Saturday, 7 June 2008

Love Forever Changes

CD Review: Love - Forever Changes (2 Disc Collector's Edition)


I've been meaning to review this CD for about a month or so now, but somehow procrastination has been getting the better of me. It shouldn't be a difficult CD for me to review because it is one of my very favourite albums of all time, albeit it in a sumptuous new Collector's Edition with bonus tracks and alternate mixes. As this album has been around since 1967, I guess that me being slightly late in reviewing this edition doesn't really matter that much. It's one of those records that's just not going to go away and be forgotten in five minutes.

Of all the fantastic albums to have come out of the 1960s, you can forget The Beatles, The Stones, The Who, Hendrix, The Kinks and everyone else. My absolute favourite is "Forever Changes" by Love, the band fronted by the now legendary Arthur Lee. Love were not only contemporaries and label mates of The Doors, but they were also the ones who introduced Jim Morrison et al to the Elektra Records founder Jaz Holzman. The cruel irony was, of course, that The Doors surpassed Love in terms of both record company support and commercial success. Personally, I'd take Love over The Doors any day of the week.

I'm not going to do a track by track breakdown of this album. It's actually one of those records where I don't even know the titles of each and every track without looking at the sleeve, but I do know every note of it because the record is so ingrained into my consciousness. For me, it works beautifully as a whole, and in a way this release is an improvement on the 2001's Remastered and Expanded edition because the eleven songs making up the original album are kept intact on one disc of their own, whilst all the extraneous alternate stuff, studio outtakes, bonus tracks and the like are on a second disc rather than being tacked on the end and so spoiling the integrity of the album proper.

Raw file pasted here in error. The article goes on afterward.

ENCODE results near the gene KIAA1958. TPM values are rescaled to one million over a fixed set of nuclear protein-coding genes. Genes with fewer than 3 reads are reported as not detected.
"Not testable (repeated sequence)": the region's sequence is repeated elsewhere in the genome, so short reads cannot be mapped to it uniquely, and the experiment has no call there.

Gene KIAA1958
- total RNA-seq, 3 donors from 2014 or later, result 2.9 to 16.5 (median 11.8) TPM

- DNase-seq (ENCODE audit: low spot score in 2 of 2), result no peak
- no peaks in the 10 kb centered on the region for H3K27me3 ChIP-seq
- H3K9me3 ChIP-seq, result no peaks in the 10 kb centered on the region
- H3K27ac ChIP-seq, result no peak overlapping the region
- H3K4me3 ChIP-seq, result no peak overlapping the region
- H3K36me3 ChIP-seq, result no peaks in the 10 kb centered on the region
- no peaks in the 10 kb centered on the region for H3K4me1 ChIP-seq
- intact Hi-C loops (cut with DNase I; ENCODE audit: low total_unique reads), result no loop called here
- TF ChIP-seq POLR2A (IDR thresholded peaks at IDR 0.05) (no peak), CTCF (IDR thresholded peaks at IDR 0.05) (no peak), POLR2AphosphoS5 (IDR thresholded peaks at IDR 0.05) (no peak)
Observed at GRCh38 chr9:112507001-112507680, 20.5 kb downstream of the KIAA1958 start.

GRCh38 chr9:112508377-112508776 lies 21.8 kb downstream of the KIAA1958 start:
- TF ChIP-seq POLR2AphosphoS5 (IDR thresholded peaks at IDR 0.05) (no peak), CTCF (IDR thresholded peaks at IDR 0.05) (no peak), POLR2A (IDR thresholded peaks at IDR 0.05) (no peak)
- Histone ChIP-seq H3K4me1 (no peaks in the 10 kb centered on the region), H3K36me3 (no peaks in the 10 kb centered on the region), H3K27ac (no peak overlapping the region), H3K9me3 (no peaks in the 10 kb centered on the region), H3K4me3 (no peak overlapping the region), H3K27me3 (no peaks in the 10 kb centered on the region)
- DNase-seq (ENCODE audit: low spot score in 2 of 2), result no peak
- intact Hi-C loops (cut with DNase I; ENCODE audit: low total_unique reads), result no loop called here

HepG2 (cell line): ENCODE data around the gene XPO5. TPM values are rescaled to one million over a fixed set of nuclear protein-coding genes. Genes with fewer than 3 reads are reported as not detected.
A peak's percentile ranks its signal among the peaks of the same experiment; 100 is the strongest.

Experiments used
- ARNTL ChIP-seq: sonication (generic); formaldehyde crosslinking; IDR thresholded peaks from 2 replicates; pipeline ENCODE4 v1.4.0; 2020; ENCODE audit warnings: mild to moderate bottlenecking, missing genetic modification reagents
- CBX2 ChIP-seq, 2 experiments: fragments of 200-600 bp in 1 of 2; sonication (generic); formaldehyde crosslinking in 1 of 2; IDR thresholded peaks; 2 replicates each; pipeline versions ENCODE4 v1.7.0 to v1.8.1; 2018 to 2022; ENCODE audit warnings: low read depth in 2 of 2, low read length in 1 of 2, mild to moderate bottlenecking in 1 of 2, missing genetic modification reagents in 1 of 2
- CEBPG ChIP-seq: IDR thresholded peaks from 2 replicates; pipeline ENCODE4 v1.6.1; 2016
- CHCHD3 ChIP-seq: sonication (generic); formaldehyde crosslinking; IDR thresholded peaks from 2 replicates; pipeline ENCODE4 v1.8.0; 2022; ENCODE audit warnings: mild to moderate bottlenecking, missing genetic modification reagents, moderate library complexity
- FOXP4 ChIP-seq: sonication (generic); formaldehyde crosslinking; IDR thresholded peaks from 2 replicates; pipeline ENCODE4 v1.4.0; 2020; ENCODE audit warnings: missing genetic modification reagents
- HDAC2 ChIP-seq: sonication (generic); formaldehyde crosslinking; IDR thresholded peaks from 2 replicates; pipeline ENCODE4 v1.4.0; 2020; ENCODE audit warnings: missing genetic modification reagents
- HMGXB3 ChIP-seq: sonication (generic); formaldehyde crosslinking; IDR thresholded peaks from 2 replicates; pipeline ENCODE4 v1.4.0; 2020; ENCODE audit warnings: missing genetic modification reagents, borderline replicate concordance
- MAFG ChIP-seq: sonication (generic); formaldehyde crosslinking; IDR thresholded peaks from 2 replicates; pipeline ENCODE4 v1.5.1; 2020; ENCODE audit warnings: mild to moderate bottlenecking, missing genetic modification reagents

The songs are a glorious mix of acoustic psychedelia, garage rock, baroque pop and poetry. The song arrangements are adventurous, not following any predictable verse, chorus, verse, chorus, middle eight, verse, chorus structure. They twist and turn and sometimes shoot off into unexpected directions. These are intelligent, grown-up compositions, and could go some way to explaining "Forever Changes"' enduring longevity. It still sounds as fresh as ever, as anyone who caught Arthur Lee's Love (a new line-up of the band which he toured with before his sad death in 2006) performing the album in its entirety a few years back should be able to atest.

Lyrically, it's very interesting too, but I'm not going to pretend that I know what the songs are about. The liner notes, among other sources that you may care to seek out, give some insights into the lyrics but ultimately it doesn't matter. In some ways not knowing what it's all about make these songs all the more fascinating and magical. Where else would you hear a song that begins with such surreal imagery as "Oh, the snot has caked against my pants / It's turned into Crystal / There's a bluebird sitting on a branch / I guess I'll take my pistol..." ("Live and Let Live")?

Love group shotI also love that this is an album absolutely drenched in acoustic guitars, without being - horror of horrors - a folk album. There's the odd electric for solo work, but the acoustic is the workhorse here. Nowhere does it sound better to my ears, than on the opening cut, the very beautiful "Alone Again Or" - one of only two songs on the album penned by Love guitarist Bryan MacLean, the other nine being Arthur Lee's. That song is a favourite of mine and one that I personally toiled over for many hours trying to learn to play (I actually found the basic chord structure in a book of songs by The Damned, who covered the song in the mid 1980s. I had to work out the more intricate intro part by ear. Here's a tip, folks, this song sounds amazing played on baritone ukulele). It's still a song that I often play through to myself on picking up a guitar. Any guitar. I just love it.

The album closer, "You Set The Scene", couldn't be more perfect. It's a complete symphony inside a pop song and proof that complex but exquisite song arrangements did not start with Queen's "Bohemian Rhapsody" in 1975.